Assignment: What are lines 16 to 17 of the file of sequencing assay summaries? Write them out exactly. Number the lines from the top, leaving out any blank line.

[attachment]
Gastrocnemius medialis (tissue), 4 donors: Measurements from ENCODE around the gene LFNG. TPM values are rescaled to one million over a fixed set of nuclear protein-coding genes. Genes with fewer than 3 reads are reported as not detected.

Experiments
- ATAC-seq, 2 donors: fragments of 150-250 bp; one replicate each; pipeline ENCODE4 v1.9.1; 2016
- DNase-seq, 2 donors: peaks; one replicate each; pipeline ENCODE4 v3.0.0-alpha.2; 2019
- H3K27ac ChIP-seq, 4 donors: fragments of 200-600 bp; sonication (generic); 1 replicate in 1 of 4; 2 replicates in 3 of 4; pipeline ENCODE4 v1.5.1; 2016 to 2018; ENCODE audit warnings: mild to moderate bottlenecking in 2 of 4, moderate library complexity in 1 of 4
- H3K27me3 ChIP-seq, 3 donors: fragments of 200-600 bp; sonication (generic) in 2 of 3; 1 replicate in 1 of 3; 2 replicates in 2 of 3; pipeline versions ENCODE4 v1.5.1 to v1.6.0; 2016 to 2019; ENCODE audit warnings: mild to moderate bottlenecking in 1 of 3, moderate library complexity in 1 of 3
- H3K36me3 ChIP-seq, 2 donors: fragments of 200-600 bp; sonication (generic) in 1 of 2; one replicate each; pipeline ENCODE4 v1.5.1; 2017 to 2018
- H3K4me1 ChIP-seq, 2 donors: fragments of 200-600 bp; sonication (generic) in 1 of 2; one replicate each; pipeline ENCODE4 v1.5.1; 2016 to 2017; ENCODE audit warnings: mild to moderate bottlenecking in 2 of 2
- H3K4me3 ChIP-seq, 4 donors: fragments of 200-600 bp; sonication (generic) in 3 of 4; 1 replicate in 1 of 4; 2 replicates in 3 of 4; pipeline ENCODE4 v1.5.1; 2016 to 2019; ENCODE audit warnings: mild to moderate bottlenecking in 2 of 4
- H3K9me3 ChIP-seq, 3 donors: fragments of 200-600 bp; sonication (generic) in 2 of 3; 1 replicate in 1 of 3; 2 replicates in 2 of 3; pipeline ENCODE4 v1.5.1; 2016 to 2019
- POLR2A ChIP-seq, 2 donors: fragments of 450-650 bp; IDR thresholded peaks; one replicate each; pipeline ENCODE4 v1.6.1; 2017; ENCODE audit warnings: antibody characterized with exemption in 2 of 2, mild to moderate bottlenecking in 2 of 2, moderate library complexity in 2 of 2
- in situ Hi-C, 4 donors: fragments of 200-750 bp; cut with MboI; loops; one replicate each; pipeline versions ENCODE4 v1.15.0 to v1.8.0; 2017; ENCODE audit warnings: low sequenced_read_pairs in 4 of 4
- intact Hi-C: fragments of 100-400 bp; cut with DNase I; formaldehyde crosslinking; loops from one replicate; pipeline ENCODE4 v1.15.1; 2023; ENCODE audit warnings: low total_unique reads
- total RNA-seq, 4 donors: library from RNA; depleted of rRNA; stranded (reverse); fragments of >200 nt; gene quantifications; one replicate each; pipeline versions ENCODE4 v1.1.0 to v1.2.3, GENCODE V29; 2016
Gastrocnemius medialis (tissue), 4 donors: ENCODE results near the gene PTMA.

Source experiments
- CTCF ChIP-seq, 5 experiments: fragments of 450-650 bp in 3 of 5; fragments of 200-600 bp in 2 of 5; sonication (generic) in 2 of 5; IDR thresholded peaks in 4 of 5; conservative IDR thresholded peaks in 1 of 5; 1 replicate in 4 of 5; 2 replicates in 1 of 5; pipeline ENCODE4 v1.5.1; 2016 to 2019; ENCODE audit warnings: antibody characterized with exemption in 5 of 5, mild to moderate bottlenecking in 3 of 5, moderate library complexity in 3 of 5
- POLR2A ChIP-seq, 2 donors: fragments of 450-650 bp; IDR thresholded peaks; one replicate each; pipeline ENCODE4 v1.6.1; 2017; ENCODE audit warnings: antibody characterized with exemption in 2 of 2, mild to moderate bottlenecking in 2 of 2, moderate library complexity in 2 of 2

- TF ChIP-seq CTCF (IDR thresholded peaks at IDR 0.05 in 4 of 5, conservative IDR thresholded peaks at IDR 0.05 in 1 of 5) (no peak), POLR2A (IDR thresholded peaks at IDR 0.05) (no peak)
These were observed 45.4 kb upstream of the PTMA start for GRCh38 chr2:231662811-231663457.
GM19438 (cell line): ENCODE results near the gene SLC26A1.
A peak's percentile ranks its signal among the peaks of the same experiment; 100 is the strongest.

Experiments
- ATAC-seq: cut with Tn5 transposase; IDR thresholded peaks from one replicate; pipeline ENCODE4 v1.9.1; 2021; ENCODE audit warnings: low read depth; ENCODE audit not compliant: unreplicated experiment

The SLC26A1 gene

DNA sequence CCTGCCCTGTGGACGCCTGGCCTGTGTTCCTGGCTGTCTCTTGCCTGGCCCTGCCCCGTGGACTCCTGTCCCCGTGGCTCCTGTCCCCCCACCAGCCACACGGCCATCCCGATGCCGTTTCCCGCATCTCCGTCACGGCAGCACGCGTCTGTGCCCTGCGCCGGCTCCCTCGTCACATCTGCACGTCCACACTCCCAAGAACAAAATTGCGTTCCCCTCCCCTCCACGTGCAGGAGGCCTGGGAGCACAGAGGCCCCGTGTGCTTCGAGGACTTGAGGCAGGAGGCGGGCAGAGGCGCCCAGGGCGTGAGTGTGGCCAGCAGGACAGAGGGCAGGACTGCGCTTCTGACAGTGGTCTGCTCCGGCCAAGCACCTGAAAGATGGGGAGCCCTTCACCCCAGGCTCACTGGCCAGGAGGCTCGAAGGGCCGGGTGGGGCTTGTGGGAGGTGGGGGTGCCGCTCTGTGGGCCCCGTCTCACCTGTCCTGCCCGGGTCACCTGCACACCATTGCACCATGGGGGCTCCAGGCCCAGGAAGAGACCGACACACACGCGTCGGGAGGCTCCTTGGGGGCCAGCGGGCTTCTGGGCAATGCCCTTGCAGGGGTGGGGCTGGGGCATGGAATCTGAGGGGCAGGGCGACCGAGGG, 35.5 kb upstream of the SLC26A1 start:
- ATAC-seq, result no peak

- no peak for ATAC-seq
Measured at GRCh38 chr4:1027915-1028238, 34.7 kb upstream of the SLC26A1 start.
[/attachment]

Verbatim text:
Source experiments
- CTCF ChIP-seq, 5 experiments: fragments of 450-650 bp in 3 of 5; fragments of 200-600 bp in 2 of 5; sonication (generic) in 2 of 5; IDR thresholded peaks in 4 of 5; conservative IDR thresholded peaks in 1 of 5; 1 replicate in 4 of 5; 2 replicates in 1 of 5; pipeline ENCODE4 v1.5.1; 2016 to 2019; ENCODE audit warnings: antibody characterized with exemption in 5 of 5, mild to moderate bottlenecking in 3 of 5, moderate library complexity in 3 of 5